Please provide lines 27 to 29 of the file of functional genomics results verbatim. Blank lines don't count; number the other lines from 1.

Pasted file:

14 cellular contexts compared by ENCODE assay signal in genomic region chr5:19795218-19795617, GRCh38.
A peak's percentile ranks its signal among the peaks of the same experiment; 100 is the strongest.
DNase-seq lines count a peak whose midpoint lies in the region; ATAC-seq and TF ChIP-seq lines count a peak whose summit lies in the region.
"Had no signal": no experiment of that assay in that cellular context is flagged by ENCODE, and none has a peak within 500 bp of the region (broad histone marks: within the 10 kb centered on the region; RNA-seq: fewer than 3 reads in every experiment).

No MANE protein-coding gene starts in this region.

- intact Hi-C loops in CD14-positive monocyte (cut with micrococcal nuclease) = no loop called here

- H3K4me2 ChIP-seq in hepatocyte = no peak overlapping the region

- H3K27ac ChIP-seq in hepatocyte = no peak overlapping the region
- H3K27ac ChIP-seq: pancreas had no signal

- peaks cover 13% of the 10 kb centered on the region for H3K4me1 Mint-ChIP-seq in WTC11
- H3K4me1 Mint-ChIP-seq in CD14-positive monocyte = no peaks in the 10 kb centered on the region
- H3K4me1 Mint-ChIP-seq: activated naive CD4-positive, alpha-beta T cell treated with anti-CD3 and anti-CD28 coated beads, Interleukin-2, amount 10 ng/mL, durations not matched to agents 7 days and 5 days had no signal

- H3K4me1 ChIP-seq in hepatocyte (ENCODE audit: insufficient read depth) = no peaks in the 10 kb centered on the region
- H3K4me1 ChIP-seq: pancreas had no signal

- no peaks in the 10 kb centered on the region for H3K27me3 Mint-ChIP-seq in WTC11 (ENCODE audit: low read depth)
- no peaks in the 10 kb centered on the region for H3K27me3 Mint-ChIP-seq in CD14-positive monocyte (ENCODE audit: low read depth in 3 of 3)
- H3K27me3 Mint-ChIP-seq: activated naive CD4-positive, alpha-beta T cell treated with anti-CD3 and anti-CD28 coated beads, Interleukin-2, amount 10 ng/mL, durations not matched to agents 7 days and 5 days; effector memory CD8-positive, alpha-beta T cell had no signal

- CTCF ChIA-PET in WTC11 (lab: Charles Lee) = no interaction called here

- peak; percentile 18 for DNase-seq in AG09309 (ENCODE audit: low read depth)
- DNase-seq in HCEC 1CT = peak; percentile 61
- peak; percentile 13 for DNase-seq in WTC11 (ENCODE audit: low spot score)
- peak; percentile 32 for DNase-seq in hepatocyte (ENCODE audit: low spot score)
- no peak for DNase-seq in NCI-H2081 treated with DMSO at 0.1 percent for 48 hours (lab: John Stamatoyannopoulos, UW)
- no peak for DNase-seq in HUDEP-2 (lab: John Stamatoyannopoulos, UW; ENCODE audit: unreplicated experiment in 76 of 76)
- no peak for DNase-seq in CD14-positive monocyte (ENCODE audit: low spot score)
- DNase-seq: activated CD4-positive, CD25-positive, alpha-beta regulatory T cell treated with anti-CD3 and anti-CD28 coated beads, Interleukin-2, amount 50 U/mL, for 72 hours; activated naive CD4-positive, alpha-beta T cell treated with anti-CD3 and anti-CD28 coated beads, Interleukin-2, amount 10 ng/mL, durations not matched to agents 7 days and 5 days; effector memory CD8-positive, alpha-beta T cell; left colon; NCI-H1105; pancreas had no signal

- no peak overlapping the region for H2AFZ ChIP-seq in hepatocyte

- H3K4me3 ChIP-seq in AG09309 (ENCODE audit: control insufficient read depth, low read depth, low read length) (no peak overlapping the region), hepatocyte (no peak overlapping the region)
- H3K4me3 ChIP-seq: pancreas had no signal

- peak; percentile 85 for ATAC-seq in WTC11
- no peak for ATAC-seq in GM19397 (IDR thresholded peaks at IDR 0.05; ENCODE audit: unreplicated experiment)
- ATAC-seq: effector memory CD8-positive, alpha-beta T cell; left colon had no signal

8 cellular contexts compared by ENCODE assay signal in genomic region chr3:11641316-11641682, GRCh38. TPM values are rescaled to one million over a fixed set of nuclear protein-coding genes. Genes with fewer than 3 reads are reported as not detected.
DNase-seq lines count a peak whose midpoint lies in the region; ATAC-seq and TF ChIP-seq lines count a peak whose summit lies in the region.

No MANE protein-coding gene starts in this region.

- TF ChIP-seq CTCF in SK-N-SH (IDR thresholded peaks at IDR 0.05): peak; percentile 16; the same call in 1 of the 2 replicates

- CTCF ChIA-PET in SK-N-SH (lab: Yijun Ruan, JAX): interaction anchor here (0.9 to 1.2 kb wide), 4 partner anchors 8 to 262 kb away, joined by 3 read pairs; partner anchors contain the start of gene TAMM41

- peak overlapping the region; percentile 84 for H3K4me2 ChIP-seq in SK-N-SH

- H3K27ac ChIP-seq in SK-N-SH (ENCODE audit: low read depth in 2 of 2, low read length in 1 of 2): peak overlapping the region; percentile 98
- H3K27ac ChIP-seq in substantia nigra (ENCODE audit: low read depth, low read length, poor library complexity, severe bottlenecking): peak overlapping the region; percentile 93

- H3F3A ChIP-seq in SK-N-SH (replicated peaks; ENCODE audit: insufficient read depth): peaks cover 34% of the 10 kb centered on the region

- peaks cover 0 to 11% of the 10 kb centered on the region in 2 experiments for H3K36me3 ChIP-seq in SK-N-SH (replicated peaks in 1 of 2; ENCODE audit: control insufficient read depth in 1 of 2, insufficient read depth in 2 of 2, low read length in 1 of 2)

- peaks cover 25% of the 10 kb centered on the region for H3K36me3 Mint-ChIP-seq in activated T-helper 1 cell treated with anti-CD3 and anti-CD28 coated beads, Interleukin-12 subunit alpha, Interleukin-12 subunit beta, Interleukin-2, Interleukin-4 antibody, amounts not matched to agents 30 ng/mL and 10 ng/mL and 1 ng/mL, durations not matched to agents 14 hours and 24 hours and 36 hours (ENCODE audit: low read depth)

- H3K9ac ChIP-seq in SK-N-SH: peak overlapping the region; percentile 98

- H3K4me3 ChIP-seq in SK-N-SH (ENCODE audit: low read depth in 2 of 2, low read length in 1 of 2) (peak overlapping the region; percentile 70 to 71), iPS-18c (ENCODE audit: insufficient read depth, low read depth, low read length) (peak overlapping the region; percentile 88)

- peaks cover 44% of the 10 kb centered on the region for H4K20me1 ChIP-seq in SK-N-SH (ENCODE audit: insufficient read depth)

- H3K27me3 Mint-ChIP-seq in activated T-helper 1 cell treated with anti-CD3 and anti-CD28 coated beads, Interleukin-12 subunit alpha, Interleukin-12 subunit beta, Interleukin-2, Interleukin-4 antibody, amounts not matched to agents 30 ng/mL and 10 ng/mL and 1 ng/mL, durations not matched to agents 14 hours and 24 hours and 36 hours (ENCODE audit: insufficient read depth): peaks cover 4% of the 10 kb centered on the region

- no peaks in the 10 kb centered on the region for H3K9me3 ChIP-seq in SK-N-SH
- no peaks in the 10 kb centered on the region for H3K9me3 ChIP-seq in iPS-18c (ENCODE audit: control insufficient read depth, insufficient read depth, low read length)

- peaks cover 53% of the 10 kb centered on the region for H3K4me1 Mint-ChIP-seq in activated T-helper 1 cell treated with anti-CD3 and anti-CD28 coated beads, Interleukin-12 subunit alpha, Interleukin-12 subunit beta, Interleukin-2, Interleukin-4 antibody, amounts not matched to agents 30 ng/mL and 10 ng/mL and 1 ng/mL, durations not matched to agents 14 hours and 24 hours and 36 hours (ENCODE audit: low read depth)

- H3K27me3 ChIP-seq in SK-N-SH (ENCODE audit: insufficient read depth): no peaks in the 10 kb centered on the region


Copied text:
- no peak overlapping the region for H2AFZ ChIP-seq in hepatocyte

- H3K4me3 ChIP-seq in AG09309 (ENCODE audit: control insufficient read depth, low read depth, low read length) (no peak overlapping the region), hepatocyte (no peak overlapping the region)
- H3K4me3 ChIP-seq: pancreas had no signal